Jobs Seekers Beware: 6 Red Flags To Avoid
Searching for a job is never easy, but in this economy the challenges facing job seekers have never been greater. The jobless rate remained stuck at 9 percent in mid-August and a significant percentage of Americans -- 9.2 percent -- are working merely part time even though they desire full-time work, according to tracking data released Wednesday by Gallup.
Most of the data contained within Gallup's latest survey showed little change from last month or even from August 2010. Another useful measure is underemployment -- the number of workers who are either unemployed or working part time but seeking full-time work. In mid-August, 18.2 percent of Americans could be considered underemployed, Gallups says. That's statistically little changed from July's 18 percent or the 18.3 percent recorded in August a year ago.
The U.S. economy simply hasn't been growing fast enough to create the number of new jobs necessary to meet population growth, let alone significantly reduce the unemployment rate, Gallup says. That outcome is consistent with the polling organization's finding that unemployment now is essentially no better than it was a year ago.
Faced with continued stiff competition within the labor market, job seekers would do well to reduce the number of missteps that can prevent them from being considered for any available positions.
Even the most qualified candidates can remove themselves from consideration if hiring managers aren't able to quickly discern whether they are a good fit, says CareerCast.com.
One of the biggest mistakes job seekers make is failing to pay attention to details.
"Always proofread everything that a recruiter might see, including the obvious -- your resume, cover letter and emails, as well your social-media profiles," says Tony Lee, publisher of CareerCast.com. He adds that sloppy grammar is frequently reason enough to eliminate candidates from consideration.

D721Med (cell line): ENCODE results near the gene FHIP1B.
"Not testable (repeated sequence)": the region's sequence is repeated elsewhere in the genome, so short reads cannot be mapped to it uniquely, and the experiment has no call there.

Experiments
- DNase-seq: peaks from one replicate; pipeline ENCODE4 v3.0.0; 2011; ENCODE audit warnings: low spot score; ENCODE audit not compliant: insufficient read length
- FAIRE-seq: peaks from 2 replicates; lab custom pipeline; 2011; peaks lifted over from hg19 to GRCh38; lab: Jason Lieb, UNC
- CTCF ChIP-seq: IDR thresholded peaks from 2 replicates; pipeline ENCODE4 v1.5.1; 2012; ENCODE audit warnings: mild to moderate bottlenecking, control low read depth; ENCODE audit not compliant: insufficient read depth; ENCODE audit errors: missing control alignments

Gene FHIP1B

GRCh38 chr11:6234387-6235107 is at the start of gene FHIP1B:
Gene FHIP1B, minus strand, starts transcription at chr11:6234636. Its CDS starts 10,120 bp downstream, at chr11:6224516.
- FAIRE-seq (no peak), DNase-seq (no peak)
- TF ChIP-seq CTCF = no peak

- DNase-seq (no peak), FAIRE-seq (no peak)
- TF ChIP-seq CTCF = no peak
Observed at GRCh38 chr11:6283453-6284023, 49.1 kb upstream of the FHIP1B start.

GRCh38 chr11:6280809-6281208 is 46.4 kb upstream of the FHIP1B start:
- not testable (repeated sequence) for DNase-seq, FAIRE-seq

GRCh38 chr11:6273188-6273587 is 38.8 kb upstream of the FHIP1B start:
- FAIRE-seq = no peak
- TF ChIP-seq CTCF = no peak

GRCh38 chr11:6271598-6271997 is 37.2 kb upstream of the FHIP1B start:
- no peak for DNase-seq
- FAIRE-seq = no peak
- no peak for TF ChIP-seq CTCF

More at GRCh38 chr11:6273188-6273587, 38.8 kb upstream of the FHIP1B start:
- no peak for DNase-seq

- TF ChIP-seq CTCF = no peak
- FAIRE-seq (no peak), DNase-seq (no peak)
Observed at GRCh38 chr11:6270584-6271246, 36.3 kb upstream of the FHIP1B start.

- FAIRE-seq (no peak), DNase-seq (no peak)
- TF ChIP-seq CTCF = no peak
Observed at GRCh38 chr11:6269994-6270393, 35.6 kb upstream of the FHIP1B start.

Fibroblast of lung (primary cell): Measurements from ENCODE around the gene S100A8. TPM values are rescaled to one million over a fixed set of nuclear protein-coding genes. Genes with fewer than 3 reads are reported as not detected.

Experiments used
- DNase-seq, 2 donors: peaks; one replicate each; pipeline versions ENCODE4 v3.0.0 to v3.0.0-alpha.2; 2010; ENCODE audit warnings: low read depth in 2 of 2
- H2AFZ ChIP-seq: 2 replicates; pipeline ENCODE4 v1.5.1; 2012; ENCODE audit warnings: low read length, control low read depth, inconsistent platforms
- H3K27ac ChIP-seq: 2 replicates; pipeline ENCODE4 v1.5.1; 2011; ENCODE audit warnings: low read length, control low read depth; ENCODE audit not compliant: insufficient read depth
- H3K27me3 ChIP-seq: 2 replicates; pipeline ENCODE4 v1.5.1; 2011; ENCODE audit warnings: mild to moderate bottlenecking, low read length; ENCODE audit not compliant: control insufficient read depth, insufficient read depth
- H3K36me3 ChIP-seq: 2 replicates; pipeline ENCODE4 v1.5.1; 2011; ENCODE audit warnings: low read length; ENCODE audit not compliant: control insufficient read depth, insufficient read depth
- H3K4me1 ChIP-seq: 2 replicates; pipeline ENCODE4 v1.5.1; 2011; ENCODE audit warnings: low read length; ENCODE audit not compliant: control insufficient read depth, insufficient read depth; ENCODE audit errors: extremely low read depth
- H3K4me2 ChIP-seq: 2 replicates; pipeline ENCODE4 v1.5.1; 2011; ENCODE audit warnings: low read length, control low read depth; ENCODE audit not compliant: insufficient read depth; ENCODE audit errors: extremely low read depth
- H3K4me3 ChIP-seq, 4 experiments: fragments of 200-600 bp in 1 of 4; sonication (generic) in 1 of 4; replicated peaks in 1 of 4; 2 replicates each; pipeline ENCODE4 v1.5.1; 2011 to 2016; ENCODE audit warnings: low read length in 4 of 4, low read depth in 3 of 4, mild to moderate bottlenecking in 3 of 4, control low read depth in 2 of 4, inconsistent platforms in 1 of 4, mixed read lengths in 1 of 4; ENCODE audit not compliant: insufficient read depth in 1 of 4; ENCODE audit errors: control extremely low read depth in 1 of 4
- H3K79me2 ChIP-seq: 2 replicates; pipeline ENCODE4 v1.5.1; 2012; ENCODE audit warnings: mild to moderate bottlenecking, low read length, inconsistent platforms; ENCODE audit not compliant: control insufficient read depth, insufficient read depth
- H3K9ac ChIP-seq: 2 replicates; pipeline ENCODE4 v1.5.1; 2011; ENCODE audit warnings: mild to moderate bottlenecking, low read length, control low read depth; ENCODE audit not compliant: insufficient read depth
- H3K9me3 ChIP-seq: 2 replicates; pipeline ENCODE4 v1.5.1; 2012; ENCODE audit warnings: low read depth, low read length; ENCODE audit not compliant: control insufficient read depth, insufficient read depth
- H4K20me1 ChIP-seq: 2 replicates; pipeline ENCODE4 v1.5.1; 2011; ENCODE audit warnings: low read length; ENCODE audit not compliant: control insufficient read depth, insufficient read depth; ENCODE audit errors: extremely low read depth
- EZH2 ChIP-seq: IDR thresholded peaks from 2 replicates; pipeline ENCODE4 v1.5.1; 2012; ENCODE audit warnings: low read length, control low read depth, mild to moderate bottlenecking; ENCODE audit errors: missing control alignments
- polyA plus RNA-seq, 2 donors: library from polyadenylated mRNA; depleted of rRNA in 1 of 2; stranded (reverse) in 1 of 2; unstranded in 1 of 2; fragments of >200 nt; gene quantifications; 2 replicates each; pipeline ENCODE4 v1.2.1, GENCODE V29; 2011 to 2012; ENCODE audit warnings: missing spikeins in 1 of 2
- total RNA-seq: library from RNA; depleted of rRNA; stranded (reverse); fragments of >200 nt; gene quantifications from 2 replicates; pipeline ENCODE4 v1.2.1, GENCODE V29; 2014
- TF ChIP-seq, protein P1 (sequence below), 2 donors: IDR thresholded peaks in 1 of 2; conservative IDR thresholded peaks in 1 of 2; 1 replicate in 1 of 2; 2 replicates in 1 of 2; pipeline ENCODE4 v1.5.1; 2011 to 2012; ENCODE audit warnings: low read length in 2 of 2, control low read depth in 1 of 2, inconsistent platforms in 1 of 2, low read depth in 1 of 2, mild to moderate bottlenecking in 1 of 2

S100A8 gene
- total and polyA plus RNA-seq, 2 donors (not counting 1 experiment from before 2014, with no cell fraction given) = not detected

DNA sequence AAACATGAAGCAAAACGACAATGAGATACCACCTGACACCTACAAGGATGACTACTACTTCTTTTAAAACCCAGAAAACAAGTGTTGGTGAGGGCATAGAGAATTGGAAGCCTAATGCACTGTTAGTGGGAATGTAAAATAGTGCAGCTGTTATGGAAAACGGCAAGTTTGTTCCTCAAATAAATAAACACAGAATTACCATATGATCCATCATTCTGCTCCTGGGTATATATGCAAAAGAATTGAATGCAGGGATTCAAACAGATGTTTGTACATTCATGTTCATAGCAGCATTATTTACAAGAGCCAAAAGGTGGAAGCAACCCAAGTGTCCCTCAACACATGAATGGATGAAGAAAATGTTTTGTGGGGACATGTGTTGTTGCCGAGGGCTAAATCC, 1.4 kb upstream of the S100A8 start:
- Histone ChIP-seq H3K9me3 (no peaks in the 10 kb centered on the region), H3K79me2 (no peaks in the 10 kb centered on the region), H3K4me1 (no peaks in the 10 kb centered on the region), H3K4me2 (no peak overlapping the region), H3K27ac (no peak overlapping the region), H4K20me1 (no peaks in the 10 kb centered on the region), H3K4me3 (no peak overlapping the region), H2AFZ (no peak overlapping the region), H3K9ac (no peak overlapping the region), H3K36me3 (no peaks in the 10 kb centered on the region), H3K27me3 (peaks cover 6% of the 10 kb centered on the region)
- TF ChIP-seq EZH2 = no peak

Discrepancies can be another red flag for recruiters, Lee says. Differences between resumes, applications and social-media profiles raise questions in hiring managers' minds about whether an applicant is lying or just sloppy.
One way to cut down on the number of discrepancies it to create a spreadsheet that includes past jobs, degrees and awards that can be referred to when job seekers are filling out applications.
Beyond lack of attention to detail, CareerCast.com notes these other "red flags" that job seekers should avoid to better their chances of securing an interview and landing a job:
- If you are unemployed, volunteer for a worthy cause, take a class or seek freelance work to show employers that you are still engaged in the workforce.
- Customize your resume and cover letter to match the job description or you may not get past the applicant tracking system, which is set up to screen out candidates who do not match keywords listed in the job listing.
- If you have lengthy gaps between jobs, briefly explain them in your cover letter.
- In each correspondence with hiring managers, keep a formal and professional tone, using a person's surname until they indicate they don't mind being addressed more casually.
- Use your social media pages to market and brand yourself -- and remember that there is no privacy on the Internet.
- Avoid a cutesy email handle -- sign up for an email address that shows your professionalism.
On that last point, etiquette-expert Jacqueline Whitmore says many people don't realize that email addresses, as well as social-media sites, voicemail and other similar services, in effect, create a personal brand -- for better or for worse.
"Something as minute as your voicemail can be a significant factor in swaying a person's hiring decision if it isn't professional," says Whitmore, author of "Business Class: Etiquette Essentials for Success at Work."
With stiff competition in today's job market, the odds may already be stacked against you, she says, "so don't give employers any more reasons to not hire you."
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David Schepp has spent more than a dozen years covering business news for the electronic and print media, including Dow Jones Newswires, BBC News, Gannett Co., and most recently at AOL's DailyFinance. Nearly 10 years ago, he started writing a weekly People@Work column, looking in depth at issues facing workers in today's workplace. The syndicated column appeared in newspapers and websites nationwide before it made its debut on DailyFinance in 2010. Schepp now continues that tradition at Aol Jobs, covering the jobs beat and providing readers insight and analysis into the nation's challenging employment scene.
Schepp holds a Bachelor of Arts degree in journalism from Metropolitan State College of Denver.
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